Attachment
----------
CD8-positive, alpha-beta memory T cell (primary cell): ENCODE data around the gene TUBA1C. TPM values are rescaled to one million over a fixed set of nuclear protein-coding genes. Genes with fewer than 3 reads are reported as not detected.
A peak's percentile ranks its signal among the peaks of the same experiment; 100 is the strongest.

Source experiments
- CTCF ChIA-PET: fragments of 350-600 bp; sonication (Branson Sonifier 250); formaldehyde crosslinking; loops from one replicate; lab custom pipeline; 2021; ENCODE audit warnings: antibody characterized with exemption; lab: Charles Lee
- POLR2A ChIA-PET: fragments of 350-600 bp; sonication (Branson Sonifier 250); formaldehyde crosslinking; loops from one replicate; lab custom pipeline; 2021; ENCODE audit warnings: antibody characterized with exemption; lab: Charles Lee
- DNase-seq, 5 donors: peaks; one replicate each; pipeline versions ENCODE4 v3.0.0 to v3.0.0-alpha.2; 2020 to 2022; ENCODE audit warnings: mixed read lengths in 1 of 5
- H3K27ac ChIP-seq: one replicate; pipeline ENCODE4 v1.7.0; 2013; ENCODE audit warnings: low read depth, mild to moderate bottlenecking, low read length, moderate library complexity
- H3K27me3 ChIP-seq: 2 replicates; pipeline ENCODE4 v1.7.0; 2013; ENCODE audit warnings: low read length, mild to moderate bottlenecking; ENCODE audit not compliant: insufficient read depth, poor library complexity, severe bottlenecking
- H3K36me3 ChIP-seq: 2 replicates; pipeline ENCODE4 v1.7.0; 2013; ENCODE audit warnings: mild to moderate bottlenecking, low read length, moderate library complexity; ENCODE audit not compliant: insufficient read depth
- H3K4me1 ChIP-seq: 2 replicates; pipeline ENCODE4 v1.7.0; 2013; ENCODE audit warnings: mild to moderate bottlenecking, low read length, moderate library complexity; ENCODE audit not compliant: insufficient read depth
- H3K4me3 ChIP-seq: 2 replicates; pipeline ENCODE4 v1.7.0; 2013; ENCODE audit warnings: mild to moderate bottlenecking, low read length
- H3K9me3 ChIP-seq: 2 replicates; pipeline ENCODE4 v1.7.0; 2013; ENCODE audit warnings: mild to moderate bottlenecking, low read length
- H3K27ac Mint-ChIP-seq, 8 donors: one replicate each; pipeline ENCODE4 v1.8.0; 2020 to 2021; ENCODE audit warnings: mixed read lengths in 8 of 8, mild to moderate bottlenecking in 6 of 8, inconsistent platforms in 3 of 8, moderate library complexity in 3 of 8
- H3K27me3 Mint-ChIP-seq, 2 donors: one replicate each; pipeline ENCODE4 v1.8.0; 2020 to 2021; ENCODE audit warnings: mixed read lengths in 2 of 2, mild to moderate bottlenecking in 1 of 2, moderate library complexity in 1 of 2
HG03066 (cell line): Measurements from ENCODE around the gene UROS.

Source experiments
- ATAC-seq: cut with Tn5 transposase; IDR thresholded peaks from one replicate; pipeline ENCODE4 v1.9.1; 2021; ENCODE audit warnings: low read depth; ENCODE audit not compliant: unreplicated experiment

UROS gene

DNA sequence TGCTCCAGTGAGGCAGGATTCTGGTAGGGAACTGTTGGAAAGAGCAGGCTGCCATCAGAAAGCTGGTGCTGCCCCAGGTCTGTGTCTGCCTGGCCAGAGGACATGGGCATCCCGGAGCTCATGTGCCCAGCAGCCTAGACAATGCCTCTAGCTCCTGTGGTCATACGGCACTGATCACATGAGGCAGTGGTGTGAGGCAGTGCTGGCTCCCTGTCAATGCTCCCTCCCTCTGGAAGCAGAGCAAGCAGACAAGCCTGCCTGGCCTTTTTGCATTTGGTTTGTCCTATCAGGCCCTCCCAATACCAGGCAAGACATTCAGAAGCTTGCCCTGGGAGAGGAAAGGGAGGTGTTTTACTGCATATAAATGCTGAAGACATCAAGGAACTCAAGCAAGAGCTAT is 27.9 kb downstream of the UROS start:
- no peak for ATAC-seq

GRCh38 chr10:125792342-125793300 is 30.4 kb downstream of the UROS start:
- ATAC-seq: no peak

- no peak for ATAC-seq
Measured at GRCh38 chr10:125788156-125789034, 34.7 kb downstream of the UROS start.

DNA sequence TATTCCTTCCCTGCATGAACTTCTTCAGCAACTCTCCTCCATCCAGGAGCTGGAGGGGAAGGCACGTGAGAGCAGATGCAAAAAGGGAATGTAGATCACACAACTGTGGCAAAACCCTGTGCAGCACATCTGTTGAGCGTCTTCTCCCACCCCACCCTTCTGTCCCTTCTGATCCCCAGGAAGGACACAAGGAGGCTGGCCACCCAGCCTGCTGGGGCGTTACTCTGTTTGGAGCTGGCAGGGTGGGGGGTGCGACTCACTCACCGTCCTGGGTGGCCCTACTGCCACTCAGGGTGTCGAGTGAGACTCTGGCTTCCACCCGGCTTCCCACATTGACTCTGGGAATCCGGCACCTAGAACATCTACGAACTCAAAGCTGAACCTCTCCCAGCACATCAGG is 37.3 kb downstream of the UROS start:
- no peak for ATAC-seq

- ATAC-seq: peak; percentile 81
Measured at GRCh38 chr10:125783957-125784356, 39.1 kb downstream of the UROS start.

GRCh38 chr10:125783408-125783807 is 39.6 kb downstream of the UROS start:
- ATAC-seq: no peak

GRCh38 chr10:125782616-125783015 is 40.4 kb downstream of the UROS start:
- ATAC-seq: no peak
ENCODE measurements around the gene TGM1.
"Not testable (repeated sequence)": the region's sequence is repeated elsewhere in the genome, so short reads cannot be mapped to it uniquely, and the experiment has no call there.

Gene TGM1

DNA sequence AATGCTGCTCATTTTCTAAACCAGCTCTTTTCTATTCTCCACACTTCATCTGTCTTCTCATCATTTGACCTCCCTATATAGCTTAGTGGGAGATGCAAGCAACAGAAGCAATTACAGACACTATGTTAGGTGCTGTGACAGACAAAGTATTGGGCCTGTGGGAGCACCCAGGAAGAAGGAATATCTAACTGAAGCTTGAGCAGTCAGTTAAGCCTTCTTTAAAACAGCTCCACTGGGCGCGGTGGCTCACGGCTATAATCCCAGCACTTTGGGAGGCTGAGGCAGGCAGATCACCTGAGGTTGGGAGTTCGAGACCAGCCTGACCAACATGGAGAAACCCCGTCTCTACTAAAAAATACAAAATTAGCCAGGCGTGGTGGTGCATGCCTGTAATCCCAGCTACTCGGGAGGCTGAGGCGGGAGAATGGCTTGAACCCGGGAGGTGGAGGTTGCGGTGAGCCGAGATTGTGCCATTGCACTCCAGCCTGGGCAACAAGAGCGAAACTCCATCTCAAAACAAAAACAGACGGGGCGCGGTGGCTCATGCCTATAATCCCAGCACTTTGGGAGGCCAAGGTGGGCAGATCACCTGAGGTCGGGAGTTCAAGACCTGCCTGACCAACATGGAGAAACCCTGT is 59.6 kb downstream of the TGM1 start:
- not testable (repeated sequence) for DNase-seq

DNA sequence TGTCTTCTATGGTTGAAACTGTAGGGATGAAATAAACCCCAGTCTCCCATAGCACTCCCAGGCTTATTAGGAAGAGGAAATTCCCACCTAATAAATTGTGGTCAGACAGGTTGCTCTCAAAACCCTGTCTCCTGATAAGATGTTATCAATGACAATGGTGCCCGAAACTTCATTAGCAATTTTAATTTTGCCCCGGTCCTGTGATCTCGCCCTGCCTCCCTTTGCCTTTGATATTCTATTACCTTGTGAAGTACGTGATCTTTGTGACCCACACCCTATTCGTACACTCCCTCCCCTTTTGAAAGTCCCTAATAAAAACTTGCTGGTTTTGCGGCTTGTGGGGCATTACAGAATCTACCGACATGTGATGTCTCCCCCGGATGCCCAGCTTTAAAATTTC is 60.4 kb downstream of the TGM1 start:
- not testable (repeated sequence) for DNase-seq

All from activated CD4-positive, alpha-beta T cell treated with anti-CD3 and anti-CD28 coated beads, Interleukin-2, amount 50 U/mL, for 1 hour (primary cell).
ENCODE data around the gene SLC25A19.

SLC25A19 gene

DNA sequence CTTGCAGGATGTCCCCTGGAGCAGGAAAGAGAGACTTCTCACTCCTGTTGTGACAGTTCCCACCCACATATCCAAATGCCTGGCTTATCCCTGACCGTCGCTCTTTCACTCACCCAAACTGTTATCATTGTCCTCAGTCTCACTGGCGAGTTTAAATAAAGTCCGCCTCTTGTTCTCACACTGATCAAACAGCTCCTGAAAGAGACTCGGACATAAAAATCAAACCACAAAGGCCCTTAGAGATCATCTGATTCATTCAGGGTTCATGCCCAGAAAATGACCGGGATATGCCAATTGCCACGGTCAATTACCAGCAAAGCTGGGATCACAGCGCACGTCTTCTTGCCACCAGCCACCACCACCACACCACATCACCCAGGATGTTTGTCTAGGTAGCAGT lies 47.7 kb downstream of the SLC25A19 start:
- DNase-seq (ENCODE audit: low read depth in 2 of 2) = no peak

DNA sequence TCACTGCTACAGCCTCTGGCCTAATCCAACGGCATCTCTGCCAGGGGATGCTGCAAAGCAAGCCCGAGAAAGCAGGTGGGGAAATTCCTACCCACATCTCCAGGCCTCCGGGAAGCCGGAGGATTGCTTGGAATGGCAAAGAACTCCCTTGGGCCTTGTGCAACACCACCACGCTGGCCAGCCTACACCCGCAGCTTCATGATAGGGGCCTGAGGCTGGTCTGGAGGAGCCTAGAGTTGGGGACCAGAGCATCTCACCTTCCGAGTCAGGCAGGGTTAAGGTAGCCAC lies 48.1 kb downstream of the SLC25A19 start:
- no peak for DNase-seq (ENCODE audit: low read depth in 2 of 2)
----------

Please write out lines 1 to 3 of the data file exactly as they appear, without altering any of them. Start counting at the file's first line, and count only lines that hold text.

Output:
CD8-positive, alpha-beta memory T cell (primary cell): ENCODE data around the gene TUBA1C. TPM values are rescaled to one million over a fixed set of nuclear protein-coding genes. Genes with fewer than 3 reads are reported as not detected.
A peak's percentile ranks its signal among the peaks of the same experiment; 100 is the strongest.

Source experiments